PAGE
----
A huge ball of flame could be seen over a Carterton farm after a quad bike sparked a shed blaze on Tuesday night.
Carterton Fire Brigade were called to Woodlea Farm, Hodders Rd, about 9.30pm after the fire was seen by farm workers.
Worker Glen Morgan said it was lucky the blaze was spotted early as there was potential for it to spread to nearby sheds.
"My wife looked out the window about 9.30pm, saw some flames and called 111," he said.
"If she didn't see it when she did, it would have been quite big."
He said a quad bike used that day for spraying, which he said may have had some something caught in it, had started the fire in the old cow shed.
"All I can remember is getting woken up and saying 'there's a fire'. I ran over while she called 111," Mr Morgan said.
Farm owner Linda McLennan said she and her husband and daughter rescued saddles before fire took hold of the shed, which also contained saddle blankets, horse covers and leather gear.
"It was a big ball of flame," Ms McLennan said.
"The rafters were smouldering and you could see the flames coming through."
Nearby horses and other animals were not affected. "They were a bit distraught by the smoke and the flames and things," she said.
Ms McLennan said the timely response of the fire brigade was appreciated.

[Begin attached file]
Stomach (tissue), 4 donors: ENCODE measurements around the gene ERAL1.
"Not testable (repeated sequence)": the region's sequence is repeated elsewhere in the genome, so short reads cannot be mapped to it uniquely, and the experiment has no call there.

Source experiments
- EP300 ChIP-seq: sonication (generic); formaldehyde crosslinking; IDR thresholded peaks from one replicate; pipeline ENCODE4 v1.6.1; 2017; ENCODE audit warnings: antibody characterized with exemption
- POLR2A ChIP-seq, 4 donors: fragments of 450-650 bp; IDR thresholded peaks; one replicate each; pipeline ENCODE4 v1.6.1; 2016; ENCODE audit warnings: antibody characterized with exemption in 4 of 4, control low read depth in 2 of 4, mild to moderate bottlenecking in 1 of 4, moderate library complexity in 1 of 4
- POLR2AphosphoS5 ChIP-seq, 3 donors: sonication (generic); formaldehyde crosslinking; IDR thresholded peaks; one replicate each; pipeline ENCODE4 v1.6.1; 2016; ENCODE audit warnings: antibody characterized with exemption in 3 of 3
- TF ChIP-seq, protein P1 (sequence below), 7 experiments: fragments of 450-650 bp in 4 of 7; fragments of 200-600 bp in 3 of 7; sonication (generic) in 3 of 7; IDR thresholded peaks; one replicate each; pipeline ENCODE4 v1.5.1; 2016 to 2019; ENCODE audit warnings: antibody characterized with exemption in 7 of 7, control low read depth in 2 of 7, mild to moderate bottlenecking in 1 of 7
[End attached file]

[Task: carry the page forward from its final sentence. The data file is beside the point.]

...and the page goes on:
Fire chief Wayne Robinson said it took about 10 minutes to get the fire under control, although firefighters spent a few hours getting rid of hot spots.
"The roof's caved in on one bit but the rest is still standing," he said.
"It was just lucky that the sharemilker's wife heard a bang," Mr Robinson said. "It was going pretty well when we got there."
Mr Robinson said a fault with the bike had started the fire.
Fire crews also responded to two separate machinery fires yesterday.
A tractor was destroyed on Lake Ferry Rd at 1.30pm yesterday. Martinborough fire chief Garry Jackson said the driver had stopped for lunch when it caught fire. A 13-tonne digger caught fire at Mauriceville limestone quarry about 4.30pm, said Masterton Station officer Kevin Smith. "The heat was so intensive that it blew the main arm apart," he said.